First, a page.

I think that this summary of the story of scripture is accurate, although I think that it is not complete (nor intended to be). For one thing, it merely alludes to the "central mystery" of salvation through the sacrificial atonement of Christ; it emphasizes instead the larger context in which this drama of salvation occurs. It doesn't address the nature of man's rebellion, the opposition of the fallen angels to this plan, or the eternal state of those who by virtue of their own choice are ultimately shut out of redeemed creation.
What it does address is the meaning and purpose of history, which I had not thought much about. It gave me a basis for answering questions like, "Why doesn't God just take us to be with Himself the moment we receive Him?" "Why does God use people to do His work when He could do such a better job Himself?" "Why should a Christian care about this world?"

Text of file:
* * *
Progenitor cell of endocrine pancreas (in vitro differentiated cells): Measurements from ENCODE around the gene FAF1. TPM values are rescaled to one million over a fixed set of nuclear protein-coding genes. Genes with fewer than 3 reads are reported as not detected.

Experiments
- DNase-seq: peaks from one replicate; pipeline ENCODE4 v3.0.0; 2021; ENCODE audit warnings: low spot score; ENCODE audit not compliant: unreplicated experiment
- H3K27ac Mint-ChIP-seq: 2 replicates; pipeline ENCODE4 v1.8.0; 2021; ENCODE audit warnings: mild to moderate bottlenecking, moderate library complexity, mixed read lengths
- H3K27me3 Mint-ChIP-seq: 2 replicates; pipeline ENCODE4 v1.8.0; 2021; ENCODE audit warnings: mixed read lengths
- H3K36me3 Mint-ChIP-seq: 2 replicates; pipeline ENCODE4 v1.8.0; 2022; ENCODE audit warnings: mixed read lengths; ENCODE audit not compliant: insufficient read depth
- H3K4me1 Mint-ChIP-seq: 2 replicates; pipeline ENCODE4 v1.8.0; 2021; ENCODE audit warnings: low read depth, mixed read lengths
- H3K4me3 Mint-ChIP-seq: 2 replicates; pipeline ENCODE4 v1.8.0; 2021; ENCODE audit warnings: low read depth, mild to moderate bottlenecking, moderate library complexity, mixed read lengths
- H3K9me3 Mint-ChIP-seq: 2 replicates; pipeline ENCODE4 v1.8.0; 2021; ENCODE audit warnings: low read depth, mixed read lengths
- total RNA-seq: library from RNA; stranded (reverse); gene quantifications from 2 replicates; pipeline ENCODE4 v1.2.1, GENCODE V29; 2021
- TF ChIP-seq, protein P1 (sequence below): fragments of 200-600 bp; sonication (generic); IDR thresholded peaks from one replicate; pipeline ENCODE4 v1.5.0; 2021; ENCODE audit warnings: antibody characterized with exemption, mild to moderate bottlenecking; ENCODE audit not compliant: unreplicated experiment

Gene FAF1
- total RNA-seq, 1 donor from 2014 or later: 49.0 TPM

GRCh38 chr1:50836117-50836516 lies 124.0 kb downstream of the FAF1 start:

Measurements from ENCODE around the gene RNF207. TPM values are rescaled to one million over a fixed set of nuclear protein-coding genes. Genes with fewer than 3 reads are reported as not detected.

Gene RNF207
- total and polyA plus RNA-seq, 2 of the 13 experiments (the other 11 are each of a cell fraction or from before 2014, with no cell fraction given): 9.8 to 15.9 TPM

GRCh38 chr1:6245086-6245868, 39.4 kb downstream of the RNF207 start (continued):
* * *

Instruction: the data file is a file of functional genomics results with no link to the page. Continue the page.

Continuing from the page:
More centrally, I came to have a more "incarnational" view of the world. The incarnation of Christ wasn't simply a temporary means to an end (vicarious atonement). It is central to God's purpose of dwelling with man in material creation. Jesus took on a body made of the matter of this world, and he remains eternally an embodied man. God has thereby bound Himself inextricably to this creation. Jesus is "God with us." He is the temple. He lives in us, and has given us the Holy Spirit to abide in us and unite us into a single entity, the body of Christ, which is the temple of the living God. It is our hope to dwell with God in resurrected bodies in a reconstituted, sinless creation in which God is manifestly present.